Please find below another post in Life after Eating Disorder Treatment. This post discusses eight physical therapies; massage, aromatherapy, reflexology, acupuncture, shiatsu, tai chi, qigong and yoga. These therapies are available to patients in most of the treatment centres and should be incorporated into life after a person has left the centre and is transitioning back into life after treatment. Completing a treatment program can help individuals regain their balance, but the treatment program is only the beginning. In fact, many individuals who complete treatment for Eating Disorders relapse. These therapies can help people regain balance in their lives. It is very important that if you have these therapies outside the treatment centre, you always make sure the therapist or practitioner is trained and registered.
Please Note: These additional treatments should not be employed without other medical and psychological treatments provided by a clinician and/or a carer and they should not be considered a replacement for other evidence based treatment approaches. Instead, they should form part of a comprehensive and holistic treatment plan to increase the quality of life of the person with the eating disorder.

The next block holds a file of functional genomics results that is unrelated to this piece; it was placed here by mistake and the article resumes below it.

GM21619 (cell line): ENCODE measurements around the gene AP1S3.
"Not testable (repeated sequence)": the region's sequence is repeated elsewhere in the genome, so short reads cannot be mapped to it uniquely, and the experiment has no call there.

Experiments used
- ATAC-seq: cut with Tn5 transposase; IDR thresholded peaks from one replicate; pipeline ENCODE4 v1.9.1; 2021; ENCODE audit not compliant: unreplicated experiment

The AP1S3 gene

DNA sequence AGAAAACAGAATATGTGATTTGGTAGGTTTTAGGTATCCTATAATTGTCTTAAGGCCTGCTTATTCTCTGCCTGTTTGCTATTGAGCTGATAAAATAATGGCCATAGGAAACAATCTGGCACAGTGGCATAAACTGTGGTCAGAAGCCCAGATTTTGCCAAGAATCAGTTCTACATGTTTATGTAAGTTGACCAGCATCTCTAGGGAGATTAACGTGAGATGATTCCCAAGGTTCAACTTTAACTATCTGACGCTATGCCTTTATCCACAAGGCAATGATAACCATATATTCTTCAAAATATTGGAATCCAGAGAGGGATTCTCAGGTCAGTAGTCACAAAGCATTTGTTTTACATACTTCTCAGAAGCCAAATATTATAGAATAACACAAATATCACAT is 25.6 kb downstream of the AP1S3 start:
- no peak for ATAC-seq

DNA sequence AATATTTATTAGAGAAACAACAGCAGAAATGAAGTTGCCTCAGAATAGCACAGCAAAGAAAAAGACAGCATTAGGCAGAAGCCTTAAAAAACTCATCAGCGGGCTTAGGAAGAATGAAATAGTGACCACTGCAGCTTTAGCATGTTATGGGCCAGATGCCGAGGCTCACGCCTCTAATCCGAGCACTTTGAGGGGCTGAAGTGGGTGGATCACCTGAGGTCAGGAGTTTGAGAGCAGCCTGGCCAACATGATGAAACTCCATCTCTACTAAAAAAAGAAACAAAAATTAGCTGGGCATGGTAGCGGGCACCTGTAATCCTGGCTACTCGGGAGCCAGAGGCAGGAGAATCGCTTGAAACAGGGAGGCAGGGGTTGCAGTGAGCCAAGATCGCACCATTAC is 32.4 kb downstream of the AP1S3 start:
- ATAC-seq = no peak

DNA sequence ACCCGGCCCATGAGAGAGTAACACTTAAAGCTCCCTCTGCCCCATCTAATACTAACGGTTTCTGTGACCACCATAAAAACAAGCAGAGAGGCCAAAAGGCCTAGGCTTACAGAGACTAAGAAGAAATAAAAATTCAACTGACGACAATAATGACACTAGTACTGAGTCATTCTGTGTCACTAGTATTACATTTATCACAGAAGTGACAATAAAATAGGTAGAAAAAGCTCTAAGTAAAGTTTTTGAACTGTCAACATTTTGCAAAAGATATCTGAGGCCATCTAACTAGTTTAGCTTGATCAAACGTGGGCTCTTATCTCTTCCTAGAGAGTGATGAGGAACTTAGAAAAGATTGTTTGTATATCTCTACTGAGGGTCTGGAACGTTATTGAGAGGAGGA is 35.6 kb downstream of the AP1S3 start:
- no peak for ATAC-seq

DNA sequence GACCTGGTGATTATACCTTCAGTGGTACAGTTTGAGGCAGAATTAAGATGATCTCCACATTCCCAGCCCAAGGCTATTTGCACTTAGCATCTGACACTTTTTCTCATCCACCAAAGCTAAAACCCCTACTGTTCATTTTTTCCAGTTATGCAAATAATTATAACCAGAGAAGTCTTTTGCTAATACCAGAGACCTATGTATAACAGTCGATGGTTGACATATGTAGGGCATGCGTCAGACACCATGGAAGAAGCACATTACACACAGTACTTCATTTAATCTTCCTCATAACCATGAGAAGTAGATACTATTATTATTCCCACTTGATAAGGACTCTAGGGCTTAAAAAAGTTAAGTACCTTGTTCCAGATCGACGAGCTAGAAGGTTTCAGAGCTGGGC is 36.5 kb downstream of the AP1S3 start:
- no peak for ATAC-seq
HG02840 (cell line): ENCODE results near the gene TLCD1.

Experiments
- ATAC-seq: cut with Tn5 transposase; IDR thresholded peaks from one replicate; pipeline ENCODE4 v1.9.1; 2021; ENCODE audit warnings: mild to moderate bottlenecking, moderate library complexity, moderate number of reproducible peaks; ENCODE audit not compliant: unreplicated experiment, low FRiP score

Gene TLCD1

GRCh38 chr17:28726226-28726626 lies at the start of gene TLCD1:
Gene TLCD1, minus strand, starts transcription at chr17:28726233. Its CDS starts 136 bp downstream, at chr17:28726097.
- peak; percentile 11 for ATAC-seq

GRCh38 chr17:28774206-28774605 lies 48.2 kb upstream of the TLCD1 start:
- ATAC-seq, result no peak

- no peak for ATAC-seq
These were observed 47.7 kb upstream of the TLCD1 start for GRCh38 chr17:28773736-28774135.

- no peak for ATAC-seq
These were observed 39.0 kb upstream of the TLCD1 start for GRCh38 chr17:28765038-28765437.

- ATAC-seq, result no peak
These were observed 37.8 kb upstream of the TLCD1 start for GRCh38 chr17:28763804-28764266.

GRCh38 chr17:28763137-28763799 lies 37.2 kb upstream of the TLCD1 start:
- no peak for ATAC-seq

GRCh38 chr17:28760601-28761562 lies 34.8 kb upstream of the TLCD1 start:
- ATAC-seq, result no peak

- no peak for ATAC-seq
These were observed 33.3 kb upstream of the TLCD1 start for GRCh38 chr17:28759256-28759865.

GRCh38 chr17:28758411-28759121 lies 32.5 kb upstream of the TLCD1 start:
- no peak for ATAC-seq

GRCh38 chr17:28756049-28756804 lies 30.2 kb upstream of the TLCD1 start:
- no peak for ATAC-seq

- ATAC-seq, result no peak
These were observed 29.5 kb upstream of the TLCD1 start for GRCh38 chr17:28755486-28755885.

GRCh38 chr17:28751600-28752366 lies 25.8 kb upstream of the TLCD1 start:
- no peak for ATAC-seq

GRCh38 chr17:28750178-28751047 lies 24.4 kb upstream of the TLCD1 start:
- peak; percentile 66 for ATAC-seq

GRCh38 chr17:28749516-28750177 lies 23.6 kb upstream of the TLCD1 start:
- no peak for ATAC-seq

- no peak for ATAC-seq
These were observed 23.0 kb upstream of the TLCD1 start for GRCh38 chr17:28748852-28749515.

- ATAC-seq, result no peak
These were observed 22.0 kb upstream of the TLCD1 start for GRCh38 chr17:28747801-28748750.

One of the oldest therapies in existence. Massage is a form of structured or therapeutic touch which can be used to relax, to relieve muscle pain and tension. According to Psychology Today.com Massage therapy’s healing touch aids recovery in several different ways.
Massage therapy can help to reduce the feelings of hopelessness and despair and increase levels of serotonin and dopamine, which are known to increase feelings of wellbeing and happiness in people. This can lead to the improvement of many attitudes associated with eating disorders.
Relatives or friends can be taught to massage the person, which can reduce the anxiety and bring comfort to both people. Massage can be a form of communication between the massager and the patient, as well as relieving anxiety, and muscle tension.
Body Massages are a luxury for many in Western countries, but in Asia, you will find them affordable. It’s very easy to find a massage in these countries, so make most of it.
You can get more information about massage and finding a trained massage therapist from the General Council for Massage Therapy.
Aromatherapy is the use of scented natural oils extracted from flowers, plants or trees. the oils are thought to have therapeutic properties. They maybe used during massage, but can also be used in special aromatherapy burners or in baths.
Different oils have different effects: for example, an aromatherapist may use cedarwood for a pleasant and relaxing effect, or rosemary for an invigorating and refreshing effect.
It is not always necessary to remove clothing to have massage or aromatherapy. Often hand and forearm massage or head and neck can be very relaxing.
Which Aromatherapy Oil for which Problem?